EMP-TW600 full review
With high-definition (HD) TV due to hit our screens (Sky plans to start broadcasting HD content in early 2006), several companies have realised that a good projector can offer a real alternative to large-screen plasma and LCD displays. The EMP-TW600 is the new high-end Home Cinema projector from Epson aimed at home users who want the best.
Some of the main features include W-XGA resolution (1,280 x 720 pixels), and HDMI input which makes it HD-ready and gives an accurate display of high-definition content. Superior image quality is ensured with 5,000:1 contrast ratio and brightness of 1,600 ANSI lumens (a measurement of light used to rate brightness: a large room typically needs 400 to 600 ANSI lumens), making it one of the best in its class. Numerous connection options are available, with HDMI, video, YUV S video, RGB and Scart all covered. Connecting your TV, DVD player, digital camera, set-top box, games console or a PC/Mac is a piece of cake.
First impressions out of the box were good. The EMP-TW600 is very sleek in its glossy plastic casing - maybe a bit bulky, but in a curvy way. It’s definitely one for the style-conscious buyer. Also it’s light and easy to move about should you want to take it into another room.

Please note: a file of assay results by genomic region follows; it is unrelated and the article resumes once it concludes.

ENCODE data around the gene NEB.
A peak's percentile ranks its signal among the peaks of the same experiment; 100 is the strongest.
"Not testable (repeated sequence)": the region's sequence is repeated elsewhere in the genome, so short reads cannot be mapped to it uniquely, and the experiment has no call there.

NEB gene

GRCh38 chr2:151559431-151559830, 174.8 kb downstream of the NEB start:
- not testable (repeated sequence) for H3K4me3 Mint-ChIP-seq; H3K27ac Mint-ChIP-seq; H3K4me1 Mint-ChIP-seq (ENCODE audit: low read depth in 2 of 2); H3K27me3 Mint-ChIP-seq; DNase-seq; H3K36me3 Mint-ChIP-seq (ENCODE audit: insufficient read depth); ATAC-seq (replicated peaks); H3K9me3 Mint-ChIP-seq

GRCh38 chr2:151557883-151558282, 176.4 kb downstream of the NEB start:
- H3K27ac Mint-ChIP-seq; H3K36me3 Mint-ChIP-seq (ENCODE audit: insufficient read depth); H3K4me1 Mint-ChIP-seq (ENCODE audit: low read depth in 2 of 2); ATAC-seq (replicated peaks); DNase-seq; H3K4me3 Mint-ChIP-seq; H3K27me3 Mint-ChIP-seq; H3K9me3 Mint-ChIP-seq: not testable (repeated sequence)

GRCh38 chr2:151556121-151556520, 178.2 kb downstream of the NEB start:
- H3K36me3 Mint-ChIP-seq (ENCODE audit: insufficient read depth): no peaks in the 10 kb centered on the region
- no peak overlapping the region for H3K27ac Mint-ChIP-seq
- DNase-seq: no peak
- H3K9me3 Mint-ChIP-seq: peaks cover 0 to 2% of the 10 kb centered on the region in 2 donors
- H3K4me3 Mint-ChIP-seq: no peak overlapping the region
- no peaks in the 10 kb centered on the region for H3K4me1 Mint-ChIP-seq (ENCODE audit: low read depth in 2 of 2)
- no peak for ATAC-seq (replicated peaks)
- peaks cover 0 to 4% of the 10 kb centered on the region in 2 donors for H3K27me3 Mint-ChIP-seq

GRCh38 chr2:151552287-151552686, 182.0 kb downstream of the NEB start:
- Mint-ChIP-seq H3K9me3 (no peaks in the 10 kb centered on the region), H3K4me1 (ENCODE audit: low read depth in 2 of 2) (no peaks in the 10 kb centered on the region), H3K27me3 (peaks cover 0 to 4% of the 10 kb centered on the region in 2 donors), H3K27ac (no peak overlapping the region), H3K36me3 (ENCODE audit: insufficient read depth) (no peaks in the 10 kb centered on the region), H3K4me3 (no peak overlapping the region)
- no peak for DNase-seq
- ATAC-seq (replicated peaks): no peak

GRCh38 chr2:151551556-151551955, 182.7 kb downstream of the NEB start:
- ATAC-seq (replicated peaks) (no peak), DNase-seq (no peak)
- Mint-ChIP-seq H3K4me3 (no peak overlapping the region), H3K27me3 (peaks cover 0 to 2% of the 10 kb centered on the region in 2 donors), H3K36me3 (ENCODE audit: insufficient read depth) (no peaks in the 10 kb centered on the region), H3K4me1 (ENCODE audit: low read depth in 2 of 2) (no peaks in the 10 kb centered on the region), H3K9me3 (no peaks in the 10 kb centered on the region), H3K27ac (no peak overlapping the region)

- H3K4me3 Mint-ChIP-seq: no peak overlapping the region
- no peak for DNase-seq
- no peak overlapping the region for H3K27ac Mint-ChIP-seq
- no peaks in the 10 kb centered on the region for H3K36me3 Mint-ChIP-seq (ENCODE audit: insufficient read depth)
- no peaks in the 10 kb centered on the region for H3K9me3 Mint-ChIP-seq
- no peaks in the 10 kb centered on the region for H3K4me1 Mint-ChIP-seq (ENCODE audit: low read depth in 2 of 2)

The unit has a wide-angle lens shift function allowing the projector to be positioned almost anywhere in the room. Whether you mount the projector on a shelf or the ceiling, or sit it on the coffee table, the manual dial makes it possible to alter the vertical and horizontal angle of the lens without having to slip a couple of books underneath the projector. If you have limited space, the EMP-TW600 can project an image of 60in from a distance of 8ft, so your “cinema” can take place in a relatively small room.
The EMP-TW600 has seven preset colour modes for different environments. The Dynamic Mode (the default setting out of the box) is recommended for bright rooms and the image produced was excellent in my well-lit living room (making it perfect for football or a movie on a Sunday afternoon). However, the fan runs at full speed in this mode and can be annoying during quiet moments in a movie. The Theatre Black mode is for when you have a perfectly dark room; the fan runs at low speed so it’s barely audible but the image is duller. I was very impressed with the picture quality in both modes and just had to make some small adjustments to get it perfect.